I had two experiences recently – both in Ottawa – while out with the family that had me feeling self-consciously aware of my ‘anglophoneness’. Not that imposed by others, but the ‘anglophoneness’ that I seem to impose on myself. The first experience was in a café. The barista first addressed us in English, but upon hearing us converse with each other in French, she switched. Everyone else proceeded to order in French, but when it came to be my turn, I ordered in English. It would have felt strange to me to make my order in French, in Ottawa, to someone with an accent that sounds like mine. I felt equally strange, however, switching abruptly into English. She responded to me, again, in French. Later, when I talked about this exchange with my partner, I said that I thought I’d been “mistaken” for a francophone, which made me feel uncomfortable.
The next day, we all went to a restaurant together. Again, the waiter heard us speaking French and addressed us in French. Again, I can hear the familiar English accent in his voice. My guess is that his French is functional in the situations in which he uses it, and my guess is that that’s only at work. He’s sweet and we all find him charming. I speak to him in French. My girlfriend asked me afterwards why I’d done that and I wasn’t sure. I think part of me didn’t want to insult him by switching. While the barista the day before had started our exchange in English, this man had only spoken to us in French. I ordered in French. We discussed my options in French. He made some suggestions. I took them. He searched for his words. I pretended not to notice.
What stands out to me from each of these experiences is that the idea of speaking French, in Ottawa, to people who have a similar French accent to my own, made me somewhat uncomfortable. Whether I tried to signal my ‘anglophoneness’ by speaking English, or continued on in French “pretending not to notice” the other person’s accent, I couldn’t get the idea out of my head that speaking French, in this context, was a kind of self-misrepresentation. I seemed to be giving myself two options – do I speak English, thereby “admitting” who I really am, or do I “pretend” to be something I’m not?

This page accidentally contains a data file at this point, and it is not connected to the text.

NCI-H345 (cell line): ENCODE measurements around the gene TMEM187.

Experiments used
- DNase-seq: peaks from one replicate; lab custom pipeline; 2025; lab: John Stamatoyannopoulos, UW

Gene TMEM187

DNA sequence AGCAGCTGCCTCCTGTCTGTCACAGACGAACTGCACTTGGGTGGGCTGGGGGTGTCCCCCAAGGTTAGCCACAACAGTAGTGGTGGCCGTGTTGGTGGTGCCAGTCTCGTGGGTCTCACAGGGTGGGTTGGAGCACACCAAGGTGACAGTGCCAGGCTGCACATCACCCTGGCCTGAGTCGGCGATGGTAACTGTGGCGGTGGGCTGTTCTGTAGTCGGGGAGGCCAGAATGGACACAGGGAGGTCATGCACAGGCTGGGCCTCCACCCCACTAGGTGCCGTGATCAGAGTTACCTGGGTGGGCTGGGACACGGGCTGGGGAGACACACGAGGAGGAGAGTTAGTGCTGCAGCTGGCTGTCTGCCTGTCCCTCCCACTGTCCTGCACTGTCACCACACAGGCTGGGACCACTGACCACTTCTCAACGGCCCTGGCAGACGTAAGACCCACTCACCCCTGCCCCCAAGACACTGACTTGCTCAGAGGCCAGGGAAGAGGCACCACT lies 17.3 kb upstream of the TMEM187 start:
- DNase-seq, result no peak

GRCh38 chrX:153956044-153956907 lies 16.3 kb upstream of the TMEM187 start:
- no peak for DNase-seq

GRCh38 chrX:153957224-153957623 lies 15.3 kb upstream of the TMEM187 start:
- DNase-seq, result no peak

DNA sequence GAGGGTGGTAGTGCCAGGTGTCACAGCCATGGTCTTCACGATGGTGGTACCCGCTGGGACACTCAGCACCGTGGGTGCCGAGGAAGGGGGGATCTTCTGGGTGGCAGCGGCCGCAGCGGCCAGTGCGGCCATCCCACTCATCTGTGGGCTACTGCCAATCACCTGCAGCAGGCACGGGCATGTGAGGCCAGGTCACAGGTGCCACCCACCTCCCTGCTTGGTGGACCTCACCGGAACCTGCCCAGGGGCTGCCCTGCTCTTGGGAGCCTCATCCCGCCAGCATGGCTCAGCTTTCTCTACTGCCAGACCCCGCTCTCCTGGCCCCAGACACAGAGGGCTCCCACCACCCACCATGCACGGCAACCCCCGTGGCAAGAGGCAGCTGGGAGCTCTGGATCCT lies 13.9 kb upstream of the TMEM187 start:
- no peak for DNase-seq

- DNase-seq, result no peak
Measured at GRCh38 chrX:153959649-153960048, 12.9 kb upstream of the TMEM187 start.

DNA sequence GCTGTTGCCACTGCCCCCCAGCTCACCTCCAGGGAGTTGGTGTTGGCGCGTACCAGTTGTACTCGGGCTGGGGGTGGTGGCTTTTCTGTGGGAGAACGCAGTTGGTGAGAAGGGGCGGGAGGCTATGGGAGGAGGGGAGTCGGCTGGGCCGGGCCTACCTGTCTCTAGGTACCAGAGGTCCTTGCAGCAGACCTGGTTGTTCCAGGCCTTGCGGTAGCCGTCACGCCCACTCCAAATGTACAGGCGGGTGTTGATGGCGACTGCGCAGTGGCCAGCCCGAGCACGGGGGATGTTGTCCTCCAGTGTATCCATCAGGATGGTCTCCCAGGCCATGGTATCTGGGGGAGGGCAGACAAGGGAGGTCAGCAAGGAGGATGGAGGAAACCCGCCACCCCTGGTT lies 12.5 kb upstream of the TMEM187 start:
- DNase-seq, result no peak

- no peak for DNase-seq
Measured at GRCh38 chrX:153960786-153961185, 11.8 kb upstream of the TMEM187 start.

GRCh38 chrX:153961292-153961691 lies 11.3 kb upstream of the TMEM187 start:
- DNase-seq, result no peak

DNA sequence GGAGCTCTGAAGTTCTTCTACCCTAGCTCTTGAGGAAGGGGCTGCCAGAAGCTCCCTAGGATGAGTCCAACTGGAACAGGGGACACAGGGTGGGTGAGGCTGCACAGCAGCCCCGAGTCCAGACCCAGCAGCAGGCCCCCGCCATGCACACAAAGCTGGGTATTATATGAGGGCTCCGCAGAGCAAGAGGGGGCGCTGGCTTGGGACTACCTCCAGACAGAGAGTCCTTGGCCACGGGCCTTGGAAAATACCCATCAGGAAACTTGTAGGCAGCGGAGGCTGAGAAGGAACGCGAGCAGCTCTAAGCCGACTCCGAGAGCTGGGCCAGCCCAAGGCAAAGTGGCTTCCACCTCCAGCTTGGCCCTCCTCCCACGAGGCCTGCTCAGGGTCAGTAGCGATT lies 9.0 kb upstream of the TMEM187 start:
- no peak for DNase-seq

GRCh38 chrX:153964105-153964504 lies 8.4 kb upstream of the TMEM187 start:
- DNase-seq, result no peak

Just the other day, I had the song “Anglo” (see last week’s post, by Lauren) in my head and kept singing out “je suis une anglo!!” and laughing, to which my partner responded (in French), “I thought you weren’t an ‘anglo’.” As I wrote at the beginning of this post, this “Anglophone” category is somewhat new for me. And it’s a category that I actively resist. But what a powerful category it is. My emotional response to these two situations shows that despite the cognitive understanding that I have of these identity categories, and despite my strong desire to distance myself from them, they influence my decisions and my subconscious thinking in ways that I may not always be fully aware of.